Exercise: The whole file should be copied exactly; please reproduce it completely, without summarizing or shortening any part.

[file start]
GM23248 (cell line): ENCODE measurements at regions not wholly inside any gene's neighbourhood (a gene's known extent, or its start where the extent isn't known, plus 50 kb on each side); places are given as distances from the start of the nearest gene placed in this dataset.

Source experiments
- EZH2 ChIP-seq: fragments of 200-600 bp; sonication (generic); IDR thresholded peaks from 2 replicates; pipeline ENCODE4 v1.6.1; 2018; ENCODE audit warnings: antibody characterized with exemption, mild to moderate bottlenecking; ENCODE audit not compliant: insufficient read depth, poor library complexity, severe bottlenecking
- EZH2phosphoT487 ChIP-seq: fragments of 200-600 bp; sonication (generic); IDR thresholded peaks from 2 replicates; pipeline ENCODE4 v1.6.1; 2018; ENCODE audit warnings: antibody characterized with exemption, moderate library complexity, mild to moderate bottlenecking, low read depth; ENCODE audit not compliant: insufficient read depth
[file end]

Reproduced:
GM23248 (cell line): ENCODE measurements at regions not wholly inside any gene's neighbourhood (a gene's known extent, or its start where the extent isn't known, plus 50 kb on each side); places are given as distances from the start of the nearest gene placed in this dataset.

Source experiments
- EZH2 ChIP-seq: fragments of 200-600 bp; sonication (generic); IDR thresholded peaks from 2 replicates; pipeline ENCODE4 v1.6.1; 2018; ENCODE audit warnings: antibody characterized with exemption, mild to moderate bottlenecking; ENCODE audit not compliant: insufficient read depth, poor library complexity, severe bottlenecking
- EZH2phosphoT487 ChIP-seq: fragments of 200-600 bp; sonication (generic); IDR thresholded peaks from 2 replicates; pipeline ENCODE4 v1.6.1; 2018; ENCODE audit warnings: antibody characterized with exemption, moderate library complexity, mild to moderate bottlenecking, low read depth; ENCODE audit not compliant: insufficient read depth